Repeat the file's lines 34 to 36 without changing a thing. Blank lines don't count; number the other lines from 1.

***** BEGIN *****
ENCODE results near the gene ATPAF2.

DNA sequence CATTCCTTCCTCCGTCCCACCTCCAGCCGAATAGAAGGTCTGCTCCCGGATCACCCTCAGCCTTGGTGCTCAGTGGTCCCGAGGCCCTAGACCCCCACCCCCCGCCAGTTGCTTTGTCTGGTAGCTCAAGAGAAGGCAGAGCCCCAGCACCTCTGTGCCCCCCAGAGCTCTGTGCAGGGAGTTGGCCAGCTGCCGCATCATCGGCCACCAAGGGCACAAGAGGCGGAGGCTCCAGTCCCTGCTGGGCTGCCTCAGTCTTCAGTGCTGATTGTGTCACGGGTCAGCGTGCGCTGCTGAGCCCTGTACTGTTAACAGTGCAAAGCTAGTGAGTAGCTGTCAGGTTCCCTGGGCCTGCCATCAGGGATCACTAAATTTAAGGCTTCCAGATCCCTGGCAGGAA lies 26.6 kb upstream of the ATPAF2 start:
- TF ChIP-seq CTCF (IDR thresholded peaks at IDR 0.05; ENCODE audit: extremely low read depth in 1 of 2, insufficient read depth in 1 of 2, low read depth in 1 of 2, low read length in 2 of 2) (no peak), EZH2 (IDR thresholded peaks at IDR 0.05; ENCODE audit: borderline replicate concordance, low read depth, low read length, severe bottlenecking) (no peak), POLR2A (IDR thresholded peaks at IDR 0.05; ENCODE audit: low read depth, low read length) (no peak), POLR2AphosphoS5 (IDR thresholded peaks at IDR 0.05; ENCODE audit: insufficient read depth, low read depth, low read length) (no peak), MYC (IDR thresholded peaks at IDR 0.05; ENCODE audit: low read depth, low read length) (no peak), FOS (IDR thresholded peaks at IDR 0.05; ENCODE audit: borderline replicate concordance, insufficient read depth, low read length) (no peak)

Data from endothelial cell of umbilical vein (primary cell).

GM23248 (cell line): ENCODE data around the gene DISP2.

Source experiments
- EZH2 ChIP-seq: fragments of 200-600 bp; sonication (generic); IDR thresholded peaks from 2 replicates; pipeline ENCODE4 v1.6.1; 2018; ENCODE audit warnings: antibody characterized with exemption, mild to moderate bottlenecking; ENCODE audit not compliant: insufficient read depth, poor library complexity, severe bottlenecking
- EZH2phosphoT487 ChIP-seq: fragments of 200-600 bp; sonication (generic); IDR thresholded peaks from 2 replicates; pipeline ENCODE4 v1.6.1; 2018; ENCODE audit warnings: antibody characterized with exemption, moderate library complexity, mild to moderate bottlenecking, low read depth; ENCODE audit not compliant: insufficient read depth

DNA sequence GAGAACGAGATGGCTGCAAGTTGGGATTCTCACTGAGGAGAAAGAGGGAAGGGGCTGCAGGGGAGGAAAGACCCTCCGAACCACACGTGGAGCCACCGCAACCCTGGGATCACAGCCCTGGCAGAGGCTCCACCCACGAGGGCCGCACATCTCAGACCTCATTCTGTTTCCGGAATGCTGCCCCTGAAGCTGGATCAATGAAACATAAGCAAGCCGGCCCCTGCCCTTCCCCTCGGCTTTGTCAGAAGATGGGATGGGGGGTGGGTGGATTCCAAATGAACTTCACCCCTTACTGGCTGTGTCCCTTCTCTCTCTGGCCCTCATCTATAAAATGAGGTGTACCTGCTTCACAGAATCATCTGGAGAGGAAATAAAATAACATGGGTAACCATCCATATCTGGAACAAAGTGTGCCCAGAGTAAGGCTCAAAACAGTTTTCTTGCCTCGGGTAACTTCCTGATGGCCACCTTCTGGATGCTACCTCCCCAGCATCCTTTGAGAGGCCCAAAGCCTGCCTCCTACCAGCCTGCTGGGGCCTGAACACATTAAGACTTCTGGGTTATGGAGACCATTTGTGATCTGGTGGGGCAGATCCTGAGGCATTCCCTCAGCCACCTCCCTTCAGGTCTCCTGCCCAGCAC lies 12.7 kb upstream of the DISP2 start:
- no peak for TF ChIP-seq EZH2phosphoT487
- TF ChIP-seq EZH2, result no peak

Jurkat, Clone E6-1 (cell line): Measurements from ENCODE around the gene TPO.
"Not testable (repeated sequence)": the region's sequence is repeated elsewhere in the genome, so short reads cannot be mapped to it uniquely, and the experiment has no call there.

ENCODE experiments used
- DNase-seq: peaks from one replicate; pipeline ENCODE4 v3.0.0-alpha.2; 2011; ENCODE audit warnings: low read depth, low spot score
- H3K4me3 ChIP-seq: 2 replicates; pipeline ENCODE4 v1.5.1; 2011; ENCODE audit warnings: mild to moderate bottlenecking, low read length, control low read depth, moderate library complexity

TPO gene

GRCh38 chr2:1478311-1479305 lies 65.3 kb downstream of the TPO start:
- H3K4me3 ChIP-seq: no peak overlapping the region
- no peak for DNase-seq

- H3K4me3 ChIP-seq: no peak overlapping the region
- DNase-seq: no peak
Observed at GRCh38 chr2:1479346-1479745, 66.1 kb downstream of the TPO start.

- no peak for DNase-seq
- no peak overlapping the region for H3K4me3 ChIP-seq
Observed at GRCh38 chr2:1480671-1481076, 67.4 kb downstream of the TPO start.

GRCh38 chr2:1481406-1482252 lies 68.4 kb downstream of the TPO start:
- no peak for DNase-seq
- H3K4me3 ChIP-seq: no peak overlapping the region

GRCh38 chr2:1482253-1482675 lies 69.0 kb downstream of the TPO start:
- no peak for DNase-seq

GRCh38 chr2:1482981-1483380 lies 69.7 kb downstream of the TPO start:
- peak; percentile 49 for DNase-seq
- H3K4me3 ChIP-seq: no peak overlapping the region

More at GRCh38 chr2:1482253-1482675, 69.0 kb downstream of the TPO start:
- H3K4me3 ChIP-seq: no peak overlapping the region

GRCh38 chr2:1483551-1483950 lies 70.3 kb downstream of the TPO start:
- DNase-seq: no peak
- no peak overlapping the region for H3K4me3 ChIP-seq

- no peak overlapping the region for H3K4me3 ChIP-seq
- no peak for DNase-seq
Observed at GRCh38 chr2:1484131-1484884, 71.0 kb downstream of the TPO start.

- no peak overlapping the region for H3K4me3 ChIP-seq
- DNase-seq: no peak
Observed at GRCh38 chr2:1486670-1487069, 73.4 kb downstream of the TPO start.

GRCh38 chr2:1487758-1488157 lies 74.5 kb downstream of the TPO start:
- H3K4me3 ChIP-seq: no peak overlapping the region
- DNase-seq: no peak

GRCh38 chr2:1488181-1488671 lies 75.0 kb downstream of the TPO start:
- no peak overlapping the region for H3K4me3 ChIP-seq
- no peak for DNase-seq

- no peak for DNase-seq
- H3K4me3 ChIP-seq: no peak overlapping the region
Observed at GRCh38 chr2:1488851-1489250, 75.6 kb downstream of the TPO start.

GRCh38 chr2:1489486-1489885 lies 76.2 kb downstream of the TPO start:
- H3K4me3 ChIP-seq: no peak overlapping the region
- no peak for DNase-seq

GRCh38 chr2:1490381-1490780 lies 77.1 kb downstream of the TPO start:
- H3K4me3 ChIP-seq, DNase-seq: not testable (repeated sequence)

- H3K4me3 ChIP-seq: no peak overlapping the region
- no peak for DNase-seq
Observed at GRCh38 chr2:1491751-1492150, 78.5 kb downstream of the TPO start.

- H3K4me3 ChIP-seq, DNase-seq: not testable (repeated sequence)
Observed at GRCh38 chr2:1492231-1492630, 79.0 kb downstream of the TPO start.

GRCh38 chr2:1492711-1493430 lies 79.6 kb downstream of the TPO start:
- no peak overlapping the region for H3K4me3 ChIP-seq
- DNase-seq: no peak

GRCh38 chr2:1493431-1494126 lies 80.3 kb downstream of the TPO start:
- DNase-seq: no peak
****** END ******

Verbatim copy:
- H3K4me3 ChIP-seq: no peak overlapping the region

More at GRCh38 chr2:1482253-1482675, 69.0 kb downstream of the TPO start:
- H3K4me3 ChIP-seq: no peak overlapping the region